1998 Saab 9-5

“So,” Glen said as Molly got into the car.  He had cajoled a fellow editor out of the Saab 9-5 press car that had just arrived at the offices, remembering how much she said she liked her Saab, but she didn’t seem to notice.  “What sounds good for dinner?”

“No preference,” she said brightly. 

“Well, ah, what’s your new deadline schedule like?”

“You are terrible at hiding when you’ve got something to say,” she said.  “Just spit it out, I hate suspense.”

That was actually a relief, as he hadn’t had the slightest idea of a romantic or charming way to spill the beans.  “Lexi’s got to move those cars she found,” he said.  “She’s asked some of the Road Associates to go to Ile du Soleil and help, and that includes me.  And,” he added quickly, before she could spool up and get militant about staying behind.  “Dobie Cassarell’s buying, which means you get a ticket, too.  In a perfect world I suppose I’d be playing host for you, and whisking you off on one of my ‘typical’ world tours, but…”

She beamed.  “Yes, I’ll go.  When do we leave?”

She was apparently familiar with Lexi’s lightning-quick changes of pace.  Glen tried to concentrate on his driving, aware that she was staring at him.  “As soon as possible.  Tomorrow, if we can.”

“Does he know you’re bringing me down?”

“No, they just told me to contact his captive travel agency for as many flights as I needed.”

Molly nodded.  “Good.  I might have a few things to say to him.  And I think I need to move.”

“Already?”

“I’ll explain later, on the plane maybe.  I can’t keep the condo in good conscience, though.  I’m having significant guilt issues, and a crisis of loyalty.  There are some things I need to do on my own terms.”  At long last, she looked out the window.  “If we’re leaving tomorrow, perhaps we should eat in, so I can pack my bags for a tropical paradise.”  She said the last sarcastically and with a two-handed hula wave.

He felt a twinge of disappointment as she nodded, and was surprised–he had procrastinated about leaving the office because he wasn’t sure he was in the mood to make conversation.  Then again, it seemed like he never was.  Talking to Molly was easy, once he got started, but he was always apprehensive beforehand.  It seemed to be impossible to convince himself to relax, that it would be okay, pleasant even.

More than pleasant, most of the time.  Glen wasn’t sure how it was possible to look forward to something and fear it at the same time, and he devoted as little time as possible to thinking about it.

He started to turn the car around.  “Sorry I didn’t just call and ask,” he said. 

“Don’t be.  It’s good to see you.  Come inside; we’ll use my phone and grab our reservations.  If we do it quick, and I don’t spend too much time agonizing over luggage, we’ll still be able to have dinner.  Unless of course you were hoping to ditch me again,” she added with a wink.  “How long is the flight to Ile du Soleil?”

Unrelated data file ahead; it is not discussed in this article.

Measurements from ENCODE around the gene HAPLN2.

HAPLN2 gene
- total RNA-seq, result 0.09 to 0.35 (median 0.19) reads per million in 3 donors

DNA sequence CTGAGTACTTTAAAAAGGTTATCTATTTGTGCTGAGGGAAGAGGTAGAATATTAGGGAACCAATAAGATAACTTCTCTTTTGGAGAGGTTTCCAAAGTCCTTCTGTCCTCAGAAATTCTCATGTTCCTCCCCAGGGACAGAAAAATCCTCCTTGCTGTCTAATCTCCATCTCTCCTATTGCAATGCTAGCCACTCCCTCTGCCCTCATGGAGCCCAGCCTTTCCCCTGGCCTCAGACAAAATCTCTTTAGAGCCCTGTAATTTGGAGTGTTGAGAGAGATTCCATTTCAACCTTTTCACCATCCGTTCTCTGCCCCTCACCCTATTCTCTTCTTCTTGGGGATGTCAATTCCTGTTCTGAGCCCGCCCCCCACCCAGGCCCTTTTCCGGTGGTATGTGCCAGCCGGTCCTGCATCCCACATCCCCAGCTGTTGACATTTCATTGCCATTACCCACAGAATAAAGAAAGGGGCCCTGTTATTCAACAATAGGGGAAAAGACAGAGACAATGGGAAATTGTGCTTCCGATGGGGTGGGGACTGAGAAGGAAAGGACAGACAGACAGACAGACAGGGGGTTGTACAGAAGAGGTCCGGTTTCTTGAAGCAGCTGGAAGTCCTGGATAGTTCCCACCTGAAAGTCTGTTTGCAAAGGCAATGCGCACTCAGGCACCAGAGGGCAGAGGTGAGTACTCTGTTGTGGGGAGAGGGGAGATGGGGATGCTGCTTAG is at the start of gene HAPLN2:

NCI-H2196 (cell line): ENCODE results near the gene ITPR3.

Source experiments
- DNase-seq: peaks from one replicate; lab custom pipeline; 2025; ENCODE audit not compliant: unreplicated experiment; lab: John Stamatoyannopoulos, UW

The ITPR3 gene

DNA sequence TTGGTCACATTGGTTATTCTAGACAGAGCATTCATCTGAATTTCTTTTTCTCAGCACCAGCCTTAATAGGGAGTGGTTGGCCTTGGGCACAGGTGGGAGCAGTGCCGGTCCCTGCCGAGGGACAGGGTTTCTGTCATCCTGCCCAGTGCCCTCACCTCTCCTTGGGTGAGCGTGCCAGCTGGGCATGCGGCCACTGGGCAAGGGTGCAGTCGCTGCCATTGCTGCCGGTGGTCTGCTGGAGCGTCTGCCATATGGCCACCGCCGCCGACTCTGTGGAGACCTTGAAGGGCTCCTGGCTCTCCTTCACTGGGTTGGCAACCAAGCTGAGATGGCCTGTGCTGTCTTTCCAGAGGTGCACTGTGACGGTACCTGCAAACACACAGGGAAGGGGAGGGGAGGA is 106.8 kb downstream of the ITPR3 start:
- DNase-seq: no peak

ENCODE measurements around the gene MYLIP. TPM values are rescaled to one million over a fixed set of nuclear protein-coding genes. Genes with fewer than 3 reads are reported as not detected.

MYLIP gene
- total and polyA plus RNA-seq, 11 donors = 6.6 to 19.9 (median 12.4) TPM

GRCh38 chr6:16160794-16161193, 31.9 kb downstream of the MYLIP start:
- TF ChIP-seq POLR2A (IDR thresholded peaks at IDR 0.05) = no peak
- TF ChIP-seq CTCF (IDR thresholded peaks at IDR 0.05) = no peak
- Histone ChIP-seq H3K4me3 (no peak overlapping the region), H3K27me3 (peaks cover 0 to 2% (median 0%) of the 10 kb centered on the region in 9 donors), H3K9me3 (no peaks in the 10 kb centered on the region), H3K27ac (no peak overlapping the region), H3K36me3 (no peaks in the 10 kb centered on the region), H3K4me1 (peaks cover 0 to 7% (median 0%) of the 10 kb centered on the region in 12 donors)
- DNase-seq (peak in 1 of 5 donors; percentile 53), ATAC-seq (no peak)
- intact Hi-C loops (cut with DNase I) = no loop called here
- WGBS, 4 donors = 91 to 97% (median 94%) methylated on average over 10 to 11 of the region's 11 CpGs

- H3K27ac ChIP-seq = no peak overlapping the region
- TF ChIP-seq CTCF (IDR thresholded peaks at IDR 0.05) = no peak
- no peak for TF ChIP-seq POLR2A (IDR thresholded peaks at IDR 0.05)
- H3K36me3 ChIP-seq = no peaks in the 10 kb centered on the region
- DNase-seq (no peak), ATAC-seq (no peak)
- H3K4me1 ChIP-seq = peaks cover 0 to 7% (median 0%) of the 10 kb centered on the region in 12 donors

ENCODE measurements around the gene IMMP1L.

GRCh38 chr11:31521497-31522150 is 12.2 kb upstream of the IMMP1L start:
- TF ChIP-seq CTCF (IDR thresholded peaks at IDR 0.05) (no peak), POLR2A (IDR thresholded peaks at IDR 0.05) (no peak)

“I’ve never been.  I’d imagine it’s over fifteen hours.”

“Well, that’s something to look forward to.  Guess I’d better bring a really dull book or two.”

“I could recommend some,” he offered.  “I always seem to pick up long, wordy character studies about blue-collar workers in the Midwest.  I find myself longing for a drug deal or an international conspiracy.”

That made her laugh.  “What do you like to read?”

Glen shrugged as they pulled back into the driveway they’d vacated not five minutes before.  “Guy stuff, I guess.  I don’t read much fiction.  I like biographies.  And history books.  Especially automotive history, of course,” he added.

“I couldn’t tell from your library,” she said.  Glen had well over a hundred large hardcover books lining the walls of his study, each one an in-depth look at a car company or corporate innovator.  Molly was already thinking of Christmas presents for him, which was more than a bit premature, but hey, what else did she have to do?  Determined as she was to not over-think this relationship into an early grave, she had the distinct feeling she wasn’t succeeding.  He didn’t have a response to her comment about his books, and she added, “Not that I think it’s a bad thing, of course.”  She stopped at the door, turned, and looked at him.  “Do I bother you too much, about the car thing?”

“Of course not,” he replied immediately.

Molly tilted her head.  “You sure?”

“Are you trying to bother me about it?”

Now it was her turn to say, “Of course not!”

“Then it’s okay.  Don’t worry about it.”

“Would you speak up if it did bother you?”

“I don’t know,” he said with a shrug.  “I’m pretty good at playing turtle when it comes to things like that.”

“I can see that,” she said.  They pulled back into her driveway, which they’d left only a few minutes before.

“Do you have a passport?” Glen asked as they got out of the car.

“Lucky for you, I do.  I got it to remind me of that trip to the Mediterranean I’ve been promising myself I was going to take for the past ten years.”  She smiled.  “Ile du Soleil’s close enough for now, though.  Let’s get some plane tickets.”